This early photo of Commanda is taken from the south looking up the Nipissing
Road over the Commanda Creek toward what became highway 522 on the horizon.
The large building in the centre behind the small house is the general
store that was relocated and became the Museum. --------------------------------------
If you want to spend a pleasant day in the country and take a step back
in time and visit a variety of studios and shops, consider the Commanda
area in Nipissing-Pringle Townships.
||August 25, 2000
A visit to Commanda’s yesterdays and today
Take highway 522 west from Trout Creek on highway 11 for twenty-one
kilometres. Check for alternate routes to Commanda.
From a heritage perspective, Commanda served the local population and
was a stopping place for weary travelers on the Old Nipissing Road from
the 1870s until the Grand Trunk Railway came through Trout Creek and drew
Store now museum
The community, especially the general store that is now the Museum, continued
to serve the community in Gurd and Pringle Townships well into the next
Gurd became part of Nipissing Township after annexation in 1970.
The village of Commanda was established on both sides of the Commanda
Creek where the creek crosses the Old Nipissing Road. The original settlement
road to Trout Creek in South Himsworth ran along an old Indian trail just
to the north of highway 522 and became the old Barrett Settlement road.
After the railway came, a better tote road was developed where 522 is
today. The tote road dropped south of the current highway as it approached
After 522 went through during the Depression, a more direct route was
established to connect with the road leading west to Golden Valley, Arnstein,
Loring, and beyond.
The beautiful High Victorian Commanda General Store was originally built
on the Nipissing Road about a half a kilometre immediately south of the
It was built in 1885 by James Arthurs, an ambitious nineteen year old.
He lived there and ran the store from 1885 to 1906.
He also developed stores in Powassan and Parry Sound and ran a large sawmill
operation in Restoule, a few miles to the north. Arthurs later had a distinguished
military career and was the federal Conservative member of parliament for
eighteen years, and later became a Senator.
Arthurs was the first of five owners of the store before it was developed
as a museum by the Gurd and Area Historical Society in 1980.
The store was moved to its present location on highway 522 and the Nipissing
Road in 1934.
Since the store was on a steep hill, it was broken into four parts and
pulled on rollers by horses across easier terrain to its present location,
where it was then re-built. The Museum is centred on the store with a pleasant
tearoom in the west wing and an artisans shop in the east wing. The artisans
shop has various exhibits of local artists and craftspeople.
The museum was closed temporarily in 1999, but had a grand re-opening
in May this year with a new board and many new volunteers. They have a
plan for a considerably expanded complex. It is open daily from 9:30am
Several special events are scheduled, such as their Harvest and Labour
Days, August 30th to September 5th, a Quilt Experience, September 14th
to 26th, and a Showcase of Artisans, October 11th to 15th.
The original schoolhouse in Commanda was located about a mile north
of the Museum on the Nipissing Road.
It was replaced by a frame school just north of the Museum, and is now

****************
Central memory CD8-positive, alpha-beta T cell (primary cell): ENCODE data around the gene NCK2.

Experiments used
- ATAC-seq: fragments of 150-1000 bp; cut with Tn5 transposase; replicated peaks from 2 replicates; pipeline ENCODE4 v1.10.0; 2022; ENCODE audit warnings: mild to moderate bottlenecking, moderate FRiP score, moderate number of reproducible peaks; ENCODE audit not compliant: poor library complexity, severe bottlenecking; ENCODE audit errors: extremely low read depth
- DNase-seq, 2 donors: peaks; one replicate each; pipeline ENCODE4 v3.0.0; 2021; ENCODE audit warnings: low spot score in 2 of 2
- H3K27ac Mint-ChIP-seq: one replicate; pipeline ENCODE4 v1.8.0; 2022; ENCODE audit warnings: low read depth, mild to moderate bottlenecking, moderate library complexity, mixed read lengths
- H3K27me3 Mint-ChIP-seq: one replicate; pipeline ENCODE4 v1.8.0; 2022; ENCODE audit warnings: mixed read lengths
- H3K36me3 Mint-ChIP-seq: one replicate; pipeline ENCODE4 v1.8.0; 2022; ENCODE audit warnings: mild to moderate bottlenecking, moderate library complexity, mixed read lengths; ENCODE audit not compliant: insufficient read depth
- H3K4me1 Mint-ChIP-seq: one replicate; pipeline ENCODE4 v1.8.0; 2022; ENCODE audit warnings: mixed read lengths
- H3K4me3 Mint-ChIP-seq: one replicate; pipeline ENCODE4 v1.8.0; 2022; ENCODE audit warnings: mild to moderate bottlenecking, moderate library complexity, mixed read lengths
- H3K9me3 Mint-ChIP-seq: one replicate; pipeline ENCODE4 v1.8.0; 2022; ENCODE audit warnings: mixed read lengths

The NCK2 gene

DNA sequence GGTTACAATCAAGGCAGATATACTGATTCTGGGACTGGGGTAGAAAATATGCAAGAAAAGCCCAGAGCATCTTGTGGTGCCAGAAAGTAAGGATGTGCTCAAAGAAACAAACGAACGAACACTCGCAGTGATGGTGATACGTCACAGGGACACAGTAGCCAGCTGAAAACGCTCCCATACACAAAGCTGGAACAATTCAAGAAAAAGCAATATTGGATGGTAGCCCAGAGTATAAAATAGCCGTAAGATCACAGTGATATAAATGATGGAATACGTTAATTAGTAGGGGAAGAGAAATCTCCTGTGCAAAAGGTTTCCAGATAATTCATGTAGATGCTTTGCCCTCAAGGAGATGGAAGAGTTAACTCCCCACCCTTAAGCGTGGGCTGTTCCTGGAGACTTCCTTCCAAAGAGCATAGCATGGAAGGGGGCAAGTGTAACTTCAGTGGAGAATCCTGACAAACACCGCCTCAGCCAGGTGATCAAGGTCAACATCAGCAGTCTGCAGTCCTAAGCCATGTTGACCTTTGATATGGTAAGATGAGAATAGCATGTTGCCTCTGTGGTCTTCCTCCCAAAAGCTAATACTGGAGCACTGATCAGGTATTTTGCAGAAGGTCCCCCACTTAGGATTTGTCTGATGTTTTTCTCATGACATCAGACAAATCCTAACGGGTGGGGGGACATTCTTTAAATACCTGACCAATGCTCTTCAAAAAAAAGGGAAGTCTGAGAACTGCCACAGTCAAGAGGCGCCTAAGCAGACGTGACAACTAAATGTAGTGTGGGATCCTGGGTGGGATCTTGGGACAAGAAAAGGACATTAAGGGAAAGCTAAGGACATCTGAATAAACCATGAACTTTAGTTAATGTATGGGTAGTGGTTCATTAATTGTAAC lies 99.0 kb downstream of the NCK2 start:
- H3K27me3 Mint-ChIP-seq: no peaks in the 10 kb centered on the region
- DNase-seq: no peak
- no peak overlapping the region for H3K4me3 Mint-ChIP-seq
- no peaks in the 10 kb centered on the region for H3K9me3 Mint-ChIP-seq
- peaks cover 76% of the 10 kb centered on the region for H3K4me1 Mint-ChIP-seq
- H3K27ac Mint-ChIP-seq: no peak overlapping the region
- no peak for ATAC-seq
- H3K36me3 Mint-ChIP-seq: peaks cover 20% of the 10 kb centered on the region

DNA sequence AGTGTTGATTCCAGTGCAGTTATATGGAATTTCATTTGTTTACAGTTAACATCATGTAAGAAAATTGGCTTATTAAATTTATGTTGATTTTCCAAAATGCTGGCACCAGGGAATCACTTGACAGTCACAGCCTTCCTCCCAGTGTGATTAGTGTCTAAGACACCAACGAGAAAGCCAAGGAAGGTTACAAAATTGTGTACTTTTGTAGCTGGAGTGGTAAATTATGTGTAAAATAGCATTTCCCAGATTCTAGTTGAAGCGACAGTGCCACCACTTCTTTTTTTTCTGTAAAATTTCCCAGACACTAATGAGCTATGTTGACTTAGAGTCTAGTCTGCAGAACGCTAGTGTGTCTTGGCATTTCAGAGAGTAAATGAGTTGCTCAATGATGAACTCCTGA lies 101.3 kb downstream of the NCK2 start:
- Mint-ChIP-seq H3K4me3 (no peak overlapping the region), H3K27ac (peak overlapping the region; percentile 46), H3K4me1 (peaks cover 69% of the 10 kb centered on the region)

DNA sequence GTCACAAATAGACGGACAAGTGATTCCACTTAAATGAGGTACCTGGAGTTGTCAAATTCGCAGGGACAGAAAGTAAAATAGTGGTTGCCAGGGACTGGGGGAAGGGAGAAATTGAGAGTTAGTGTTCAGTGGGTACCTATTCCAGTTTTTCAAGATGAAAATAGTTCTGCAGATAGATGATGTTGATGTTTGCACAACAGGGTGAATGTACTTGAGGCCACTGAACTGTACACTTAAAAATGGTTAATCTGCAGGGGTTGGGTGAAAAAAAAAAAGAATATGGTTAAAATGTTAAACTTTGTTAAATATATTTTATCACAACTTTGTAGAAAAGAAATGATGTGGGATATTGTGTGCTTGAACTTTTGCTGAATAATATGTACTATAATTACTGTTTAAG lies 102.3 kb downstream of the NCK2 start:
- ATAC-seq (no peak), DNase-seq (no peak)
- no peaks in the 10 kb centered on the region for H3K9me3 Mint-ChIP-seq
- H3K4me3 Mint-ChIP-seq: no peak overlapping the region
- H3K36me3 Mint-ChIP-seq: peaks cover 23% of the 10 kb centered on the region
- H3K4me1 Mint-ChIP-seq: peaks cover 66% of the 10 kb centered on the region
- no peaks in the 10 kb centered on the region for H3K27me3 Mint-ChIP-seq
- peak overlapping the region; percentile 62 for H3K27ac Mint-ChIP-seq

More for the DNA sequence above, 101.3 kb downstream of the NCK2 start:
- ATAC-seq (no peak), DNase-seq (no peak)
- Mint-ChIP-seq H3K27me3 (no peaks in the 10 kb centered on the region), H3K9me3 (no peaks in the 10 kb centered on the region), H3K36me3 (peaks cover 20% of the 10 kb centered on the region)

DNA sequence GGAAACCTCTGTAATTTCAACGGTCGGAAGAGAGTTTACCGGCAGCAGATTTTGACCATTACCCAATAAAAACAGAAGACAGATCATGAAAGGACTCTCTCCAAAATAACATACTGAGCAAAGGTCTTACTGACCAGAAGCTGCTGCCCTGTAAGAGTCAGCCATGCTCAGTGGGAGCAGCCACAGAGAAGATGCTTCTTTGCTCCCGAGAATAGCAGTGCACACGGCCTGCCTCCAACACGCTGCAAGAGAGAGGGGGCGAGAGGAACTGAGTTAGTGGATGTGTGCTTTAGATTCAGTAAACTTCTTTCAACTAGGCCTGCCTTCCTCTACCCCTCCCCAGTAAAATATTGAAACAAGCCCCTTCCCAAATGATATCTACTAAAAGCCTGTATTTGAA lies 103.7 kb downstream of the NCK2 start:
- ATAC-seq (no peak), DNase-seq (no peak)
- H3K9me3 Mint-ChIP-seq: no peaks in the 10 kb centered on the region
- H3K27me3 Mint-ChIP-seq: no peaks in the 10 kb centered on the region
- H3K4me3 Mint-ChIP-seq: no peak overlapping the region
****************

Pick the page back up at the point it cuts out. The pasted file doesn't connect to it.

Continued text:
a private residence.
A United Church sat immediately across the highway from the Museum.
The old log school and the church were sold and relocated.
The Lutheran Church on the Old Nipissing Road just south of highway
522 is still used two Sundays a month.
The source of the name Commanda-as seen on the village, creek, lake
and cruise ship-comes from an Algonquin chief who brought his people to
the area in the 1830s.
The Chief, who spoke English, led a band of Native troops in the war
of 1812 and picked up the name "commander" which later became Commanda.
Due to overcrowding in his hunting and trapping area near Montreal, he
traveled to the mouth of the South River on Lake Nipissing. Over the years
he and his people traveled throughout the area, hunting and trapping, usually
following the rivers and creeks.
His second in command was named Genese, and this named was given to
the South River tributary called Genese Creek (now Genessee Creek) and
Genese Lake (now Genessee Lake) in South Himsworth where there are records
of their presence.
The Commandas eventually located in the Beaucage Reserve of the Nipissing
First Nation. Wayne Lebelle's book, West Nipissing Ouest (1998) pp. 107-110,
tells the story of the Chief's grandson Simon (known as Semo), who was
claimed to be Canada's oldest man when he died in 1938 at 110 years of
Part of Relay 2000
Commanda became a part of current history when the Trans Canada Relay 2000
stopped at the Commanda Community Centre (see photo) on August 1st, before
heading down the Forgotten Trails and Nipissing Road to the south, making
it part of the Trans Canada Trails System.
||Nipissing Township Reeve Ted Day signs the Trans Canada
Relay 2000 book on the table with the two water bottles carried by the
relay. MP Bob Wood on the left looks on with a large group of interested
guests. Photo courtesy of Marilyn Duquette.
The woman sitting in the centre of the picture is Eileen Eckensviller,
a volunteer at the museum who provided me with a lot of the history of
Commanda including the old photo above. She is a member of the Booth family
who have a long history in the area, including a turn of the century halfway
house on the old road from Trout Creek.
Her brother Art Booth, standing on the right, was the local water carrier
for the recent relay through Commanda. The man seated by Art is Frank Pilger,
now in his nineties, and one of the most respected residents of the community.
Numerous volunteers and representatives made the event a day to
Heritage Perspective Home Page